Genetic Elucidation of Ultrasonography Fetal Anomalies in Children with Autism Spectrum Disorder

O Regev, A Shil, T Bronshtein, A Hadar, G Meiri, H Flusser, A Michaelovski, Ilan Dinshtein, R Hershkovitz, I Menashe

Research output: Contribution to journalMeeting Abstractpeer-review


utism spectrum disorder (ASD) is a highly heritable neurodevelopmental disorder affecting 1-2% of the population worldwide. Recent large-scale whole-exome sequencing (WES) studies identified hundreds of rare, highly penetrant genetic variations associated with ASD. Many of these genetic variations underlie particular genetic syndromes characterized by a variety of congenital anomalies in addition to the core ASD symptoms. Recently, we reported about certain ultrasonography fetal anomalies (UFAs) associated with later development of ASD (Regev et al. Brain 2022).
To identify genetic mutations associated with UFAs in children with ASD.

We conducted a cross-sectional study of all children diagnosed with ASD registered at the Azrieli National Centre for Autism and Neurodevelopment (ANCAN) who have both fetal ultrasound and WES data. We used an integrative in-house bioinformatics pipeline specifically designated to identify gene-disrupting variants (GDVs) in a panel of >1200 genes associated with ASD according to SFARI gene database. Then, we compared the prevalence of GDVs in these genes between children with and without UFAs. Finally, we applied the Gene Analytics tool to disrupted genes in children with specific fetal anomalies to identify biological pathways associated with both ASD and these fetal anomalies.
Overall, 115 ASD children were included in this study, of which 49 (42.6%) of them had UFAs in their ultrasound scans (Figure 1). Children with and without UFAs did not differ in their sociodemographic and clinical characteristics except for a significantly lower proportion of males in the UFA group (63.4% vs. 84.8%, respectively; p=0.011). Notably, children with UFAs were more likely to carry GDVs in ASD genes than their counterparts even after adjustment to the sex differences between the groups (aOR=2.27, 95%CI: 1.05-4.93), and this association was the most prominent with GDVs in the most notable ASD genes (i.e., those with SFARI gene score=1). Also, the study shows higher prevalence of children with GDVs in most anatomical systems, with UFAs in fetal size (14.8% vs. 1.6%, p=0.012, cases vs. controls) and the head&brain (16.7% vs. 4.9%, p=0.040, cases vs. controls) being the most prominent (Figure 2). In addition, children with UFAs had significantly more co-occurring mutations, and the number of mutations in a single fetus was significantly correlated with the number of UFAs (r=0.20, p=0.035).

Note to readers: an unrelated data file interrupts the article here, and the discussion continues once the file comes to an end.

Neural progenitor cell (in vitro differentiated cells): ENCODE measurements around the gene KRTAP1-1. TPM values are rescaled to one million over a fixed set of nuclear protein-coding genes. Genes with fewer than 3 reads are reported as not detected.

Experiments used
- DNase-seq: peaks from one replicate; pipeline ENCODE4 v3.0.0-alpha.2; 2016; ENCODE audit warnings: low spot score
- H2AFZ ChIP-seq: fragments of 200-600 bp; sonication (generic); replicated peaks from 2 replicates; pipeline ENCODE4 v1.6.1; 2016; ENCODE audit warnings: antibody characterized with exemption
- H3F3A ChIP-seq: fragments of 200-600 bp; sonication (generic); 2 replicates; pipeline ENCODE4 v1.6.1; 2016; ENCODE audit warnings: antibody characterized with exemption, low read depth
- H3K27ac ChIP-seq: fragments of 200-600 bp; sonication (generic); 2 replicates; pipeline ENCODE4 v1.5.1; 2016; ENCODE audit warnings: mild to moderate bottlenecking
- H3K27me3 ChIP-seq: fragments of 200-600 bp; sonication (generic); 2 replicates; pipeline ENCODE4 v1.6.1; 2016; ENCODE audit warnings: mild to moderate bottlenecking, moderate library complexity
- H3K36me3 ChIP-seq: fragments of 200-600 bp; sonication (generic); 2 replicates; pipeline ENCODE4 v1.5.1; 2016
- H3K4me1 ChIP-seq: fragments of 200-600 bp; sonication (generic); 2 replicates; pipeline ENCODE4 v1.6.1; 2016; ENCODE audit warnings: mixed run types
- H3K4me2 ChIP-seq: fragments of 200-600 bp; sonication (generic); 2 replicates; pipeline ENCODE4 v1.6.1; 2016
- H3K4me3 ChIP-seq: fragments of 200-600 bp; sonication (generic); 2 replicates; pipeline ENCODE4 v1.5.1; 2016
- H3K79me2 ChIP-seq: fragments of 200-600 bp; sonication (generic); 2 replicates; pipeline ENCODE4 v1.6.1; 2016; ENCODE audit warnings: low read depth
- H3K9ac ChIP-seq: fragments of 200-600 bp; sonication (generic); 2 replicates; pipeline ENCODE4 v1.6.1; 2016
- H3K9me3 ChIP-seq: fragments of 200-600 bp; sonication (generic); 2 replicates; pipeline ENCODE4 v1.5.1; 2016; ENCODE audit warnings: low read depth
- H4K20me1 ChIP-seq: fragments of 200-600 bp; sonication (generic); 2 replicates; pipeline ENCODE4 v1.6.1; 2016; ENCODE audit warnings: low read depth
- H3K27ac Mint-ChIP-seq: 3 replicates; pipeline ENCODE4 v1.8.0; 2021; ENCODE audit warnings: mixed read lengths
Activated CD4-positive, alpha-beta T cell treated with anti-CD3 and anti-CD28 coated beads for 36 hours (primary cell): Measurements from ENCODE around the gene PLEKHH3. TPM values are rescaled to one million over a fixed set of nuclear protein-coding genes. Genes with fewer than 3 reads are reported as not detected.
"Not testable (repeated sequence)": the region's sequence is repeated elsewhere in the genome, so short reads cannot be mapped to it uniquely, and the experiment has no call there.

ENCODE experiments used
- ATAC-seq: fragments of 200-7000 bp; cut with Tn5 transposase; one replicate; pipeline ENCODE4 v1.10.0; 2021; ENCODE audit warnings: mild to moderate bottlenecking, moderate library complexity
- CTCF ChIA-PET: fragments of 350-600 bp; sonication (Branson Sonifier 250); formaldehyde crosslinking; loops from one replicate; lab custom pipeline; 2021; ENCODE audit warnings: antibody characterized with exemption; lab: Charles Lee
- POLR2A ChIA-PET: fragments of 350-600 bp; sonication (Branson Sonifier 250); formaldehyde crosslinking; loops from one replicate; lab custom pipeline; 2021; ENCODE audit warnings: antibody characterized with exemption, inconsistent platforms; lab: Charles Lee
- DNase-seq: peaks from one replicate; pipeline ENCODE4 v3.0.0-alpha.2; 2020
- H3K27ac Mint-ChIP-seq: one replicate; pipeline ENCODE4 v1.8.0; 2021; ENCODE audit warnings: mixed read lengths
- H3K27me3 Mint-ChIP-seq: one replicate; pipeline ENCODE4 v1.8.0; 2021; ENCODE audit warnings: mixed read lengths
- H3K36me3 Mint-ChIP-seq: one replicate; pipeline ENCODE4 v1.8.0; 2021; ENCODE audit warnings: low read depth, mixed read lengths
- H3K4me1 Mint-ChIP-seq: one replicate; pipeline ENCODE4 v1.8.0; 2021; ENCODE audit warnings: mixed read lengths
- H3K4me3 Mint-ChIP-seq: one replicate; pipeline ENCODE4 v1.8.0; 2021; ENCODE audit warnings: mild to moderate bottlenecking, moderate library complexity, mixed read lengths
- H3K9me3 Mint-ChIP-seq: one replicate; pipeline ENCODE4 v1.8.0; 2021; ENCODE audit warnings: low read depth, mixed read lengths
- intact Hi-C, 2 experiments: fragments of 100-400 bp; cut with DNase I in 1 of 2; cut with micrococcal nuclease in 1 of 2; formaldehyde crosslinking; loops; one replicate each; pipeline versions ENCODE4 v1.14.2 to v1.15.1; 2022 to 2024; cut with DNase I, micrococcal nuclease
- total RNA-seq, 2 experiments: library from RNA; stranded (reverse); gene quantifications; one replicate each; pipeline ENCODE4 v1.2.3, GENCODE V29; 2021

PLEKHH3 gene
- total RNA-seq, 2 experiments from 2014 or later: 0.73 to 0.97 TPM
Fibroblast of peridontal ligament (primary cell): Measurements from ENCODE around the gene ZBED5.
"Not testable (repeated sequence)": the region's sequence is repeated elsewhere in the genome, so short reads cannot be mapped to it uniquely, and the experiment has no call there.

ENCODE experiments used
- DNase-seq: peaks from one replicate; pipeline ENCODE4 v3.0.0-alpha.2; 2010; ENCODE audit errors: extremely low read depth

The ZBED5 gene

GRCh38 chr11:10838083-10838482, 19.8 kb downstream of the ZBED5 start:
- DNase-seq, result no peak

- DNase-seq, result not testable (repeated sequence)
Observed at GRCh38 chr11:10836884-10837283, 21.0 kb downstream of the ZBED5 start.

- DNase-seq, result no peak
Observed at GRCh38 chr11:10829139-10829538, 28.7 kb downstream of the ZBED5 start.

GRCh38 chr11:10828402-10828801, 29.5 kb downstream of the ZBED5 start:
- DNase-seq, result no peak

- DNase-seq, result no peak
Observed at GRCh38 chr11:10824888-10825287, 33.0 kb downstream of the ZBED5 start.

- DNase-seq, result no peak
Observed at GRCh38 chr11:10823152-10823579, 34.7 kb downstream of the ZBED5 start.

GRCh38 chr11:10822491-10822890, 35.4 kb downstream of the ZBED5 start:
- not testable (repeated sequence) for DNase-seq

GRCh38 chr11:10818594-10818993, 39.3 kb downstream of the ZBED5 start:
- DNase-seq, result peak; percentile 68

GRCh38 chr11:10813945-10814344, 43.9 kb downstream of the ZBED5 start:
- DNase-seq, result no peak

Original languageEnglish
Pages (from-to)S98-S99
Number of pages2
JournalEuropean Psychiatry
Issue numberS1
StatePublished - 19 Jun 2023


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